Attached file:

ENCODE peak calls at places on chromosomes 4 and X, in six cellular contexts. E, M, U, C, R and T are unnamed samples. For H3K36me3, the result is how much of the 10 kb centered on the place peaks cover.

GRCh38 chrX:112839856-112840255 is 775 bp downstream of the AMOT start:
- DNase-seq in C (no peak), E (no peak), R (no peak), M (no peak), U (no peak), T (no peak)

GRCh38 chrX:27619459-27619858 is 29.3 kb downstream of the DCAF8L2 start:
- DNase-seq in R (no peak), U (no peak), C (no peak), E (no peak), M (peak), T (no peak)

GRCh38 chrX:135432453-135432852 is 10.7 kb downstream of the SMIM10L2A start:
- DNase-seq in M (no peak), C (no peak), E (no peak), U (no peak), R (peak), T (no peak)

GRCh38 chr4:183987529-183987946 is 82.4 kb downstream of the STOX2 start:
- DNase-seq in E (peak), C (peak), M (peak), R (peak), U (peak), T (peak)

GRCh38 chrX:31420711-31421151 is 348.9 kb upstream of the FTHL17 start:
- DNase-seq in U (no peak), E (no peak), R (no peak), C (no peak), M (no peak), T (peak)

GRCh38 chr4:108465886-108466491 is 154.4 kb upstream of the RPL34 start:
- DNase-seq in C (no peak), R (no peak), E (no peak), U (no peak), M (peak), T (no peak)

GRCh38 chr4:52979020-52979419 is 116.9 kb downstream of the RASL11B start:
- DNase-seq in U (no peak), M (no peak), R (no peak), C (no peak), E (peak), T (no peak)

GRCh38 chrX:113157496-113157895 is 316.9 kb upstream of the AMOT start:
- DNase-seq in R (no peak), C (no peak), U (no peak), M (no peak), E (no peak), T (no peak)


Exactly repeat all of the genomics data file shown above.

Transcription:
ENCODE peak calls at places on chromosomes 4 and X, in six cellular contexts. E, M, U, C, R and T are unnamed samples. For H3K36me3, the result is how much of the 10 kb centered on the place peaks cover.

GRCh38 chrX:112839856-112840255 is 775 bp downstream of the AMOT start:
- DNase-seq in C (no peak), E (no peak), R (no peak), M (no peak), U (no peak), T (no peak)

GRCh38 chrX:27619459-27619858 is 29.3 kb downstream of the DCAF8L2 start:
- DNase-seq in R (no peak), U (no peak), C (no peak), E (no peak), M (peak), T (no peak)

GRCh38 chrX:135432453-135432852 is 10.7 kb downstream of the SMIM10L2A start:
- DNase-seq in M (no peak), C (no peak), E (no peak), U (no peak), R (peak), T (no peak)

GRCh38 chr4:183987529-183987946 is 82.4 kb downstream of the STOX2 start:
- DNase-seq in E (peak), C (peak), M (peak), R (peak), U (peak), T (peak)

GRCh38 chrX:31420711-31421151 is 348.9 kb upstream of the FTHL17 start:
- DNase-seq in U (no peak), E (no peak), R (no peak), C (no peak), M (no peak), T (peak)

GRCh38 chr4:108465886-108466491 is 154.4 kb upstream of the RPL34 start:
- DNase-seq in C (no peak), R (no peak), E (no peak), U (no peak), M (peak), T (no peak)

GRCh38 chr4:52979020-52979419 is 116.9 kb downstream of the RASL11B start:
- DNase-seq in U (no peak), M (no peak), R (no peak), C (no peak), E (peak), T (no peak)

GRCh38 chrX:113157496-113157895 is 316.9 kb upstream of the AMOT start:
- DNase-seq in R (no peak), C (no peak), U (no peak), M (no peak), E (no peak), T (no peak)